Clinical Social Work
I am guided by several key principles in my work as a social worker and psychotherapist in my personal counseling practice.
For me, the personal is political in that one cannot separate problems and concerns that arise in a counseling setting from social, economic, and environmental realities.
I regard pathology as stemming from outside the client, with societal standards and norms influencing material conditions and psychological issues.
Complying with the pressures of how a relationship is defined, beliefs about what makes a marriage work, and how an employee is expected to function impacts the way people view themselves and others. For example, gender expectations often drive a marriage or partnership; hierarchical systems in the work environment can create resentment and feelings of not being appreciated.
Anxiety and fear underlie intimidating circumstances. Imbalance and lack of equitable relationships leave a residue of unfinished business and unspoken truths.
Serious diagnostic realities do exist, and medication can thwart disorder. Depression and suicidal thoughts can be treated with both medication and psychotherapy.
It is important not to define a person by one trait because people are complex, usually trying to cope with loss, transition, and change. These are difficult realities for many.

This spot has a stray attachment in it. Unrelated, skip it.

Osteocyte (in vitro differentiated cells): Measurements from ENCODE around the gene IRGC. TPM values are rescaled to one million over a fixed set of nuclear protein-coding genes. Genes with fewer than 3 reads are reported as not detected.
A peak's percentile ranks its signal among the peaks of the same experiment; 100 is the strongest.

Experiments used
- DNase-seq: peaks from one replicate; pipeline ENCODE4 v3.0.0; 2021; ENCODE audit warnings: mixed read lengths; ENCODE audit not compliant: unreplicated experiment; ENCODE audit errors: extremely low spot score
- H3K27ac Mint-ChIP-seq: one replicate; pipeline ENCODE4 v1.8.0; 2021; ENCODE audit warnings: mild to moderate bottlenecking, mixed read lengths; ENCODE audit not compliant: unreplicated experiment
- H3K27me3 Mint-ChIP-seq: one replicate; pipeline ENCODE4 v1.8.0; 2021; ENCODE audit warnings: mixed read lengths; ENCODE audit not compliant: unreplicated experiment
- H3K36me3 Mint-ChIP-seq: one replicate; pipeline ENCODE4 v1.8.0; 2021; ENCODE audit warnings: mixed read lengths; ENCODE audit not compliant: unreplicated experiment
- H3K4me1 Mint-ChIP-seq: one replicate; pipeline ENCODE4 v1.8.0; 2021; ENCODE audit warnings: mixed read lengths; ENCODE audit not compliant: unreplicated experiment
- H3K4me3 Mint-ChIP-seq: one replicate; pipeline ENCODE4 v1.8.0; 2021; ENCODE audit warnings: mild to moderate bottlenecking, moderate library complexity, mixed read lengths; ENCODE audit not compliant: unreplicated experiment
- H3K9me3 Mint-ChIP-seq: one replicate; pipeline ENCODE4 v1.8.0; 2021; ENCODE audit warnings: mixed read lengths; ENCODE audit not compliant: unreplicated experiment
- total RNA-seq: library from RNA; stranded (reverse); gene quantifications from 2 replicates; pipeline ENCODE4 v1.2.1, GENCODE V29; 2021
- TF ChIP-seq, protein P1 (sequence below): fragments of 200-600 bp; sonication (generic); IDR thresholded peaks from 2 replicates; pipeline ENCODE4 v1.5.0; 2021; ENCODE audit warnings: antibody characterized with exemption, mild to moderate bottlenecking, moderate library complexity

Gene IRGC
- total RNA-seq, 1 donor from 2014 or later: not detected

I try to honor my clients’ experience, to believe them. I view empathy as the path to connection.
Connection and relational theory drive my experience with clients. I try to remove, as much as possible, the built-in hierarchical nature of our relationship.
The markers of a good connection with others include engagement, empathy, mutual empathy, relational authenticity, mutuality, empowerment, and mutual empowerment.
Recognizing cultural differences and diversity is essential for this connection.
Mutuality means it is understood that we are both affected by being with each other. Our work represents the opposite of power and control practices and is designed to thwart isolation.
Advocacy means helping people connect with systems and with others to develop a sense of community, which supports life.
Integral to working with others in any setting is understanding that no one is perfect; we all make errors in judgment at times. This is the human condition.
What we can do is try to be the best we can be at helping others and ourselves.